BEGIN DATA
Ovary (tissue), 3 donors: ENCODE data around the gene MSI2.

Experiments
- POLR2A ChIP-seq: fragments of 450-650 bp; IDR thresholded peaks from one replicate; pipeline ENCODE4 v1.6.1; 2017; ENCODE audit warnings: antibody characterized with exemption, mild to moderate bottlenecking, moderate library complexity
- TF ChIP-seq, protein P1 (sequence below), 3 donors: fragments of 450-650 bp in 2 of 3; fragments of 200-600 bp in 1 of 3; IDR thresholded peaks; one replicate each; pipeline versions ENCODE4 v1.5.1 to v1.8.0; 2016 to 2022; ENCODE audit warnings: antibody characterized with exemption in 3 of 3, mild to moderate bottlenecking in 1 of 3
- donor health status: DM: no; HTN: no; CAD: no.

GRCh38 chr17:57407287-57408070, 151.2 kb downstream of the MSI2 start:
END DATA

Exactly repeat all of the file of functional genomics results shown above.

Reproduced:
Ovary (tissue), 3 donors: ENCODE data around the gene MSI2.

Experiments
- POLR2A ChIP-seq: fragments of 450-650 bp; IDR thresholded peaks from one replicate; pipeline ENCODE4 v1.6.1; 2017; ENCODE audit warnings: antibody characterized with exemption, mild to moderate bottlenecking, moderate library complexity
- TF ChIP-seq, protein P1 (sequence below), 3 donors: fragments of 450-650 bp in 2 of 3; fragments of 200-600 bp in 1 of 3; IDR thresholded peaks; one replicate each; pipeline versions ENCODE4 v1.5.1 to v1.8.0; 2016 to 2022; ENCODE audit warnings: antibody characterized with exemption in 3 of 3, mild to moderate bottlenecking in 1 of 3
- donor health status: DM: no; HTN: no; CAD: no.

GRCh38 chr17:57407287-57408070, 151.2 kb downstream of the MSI2 start: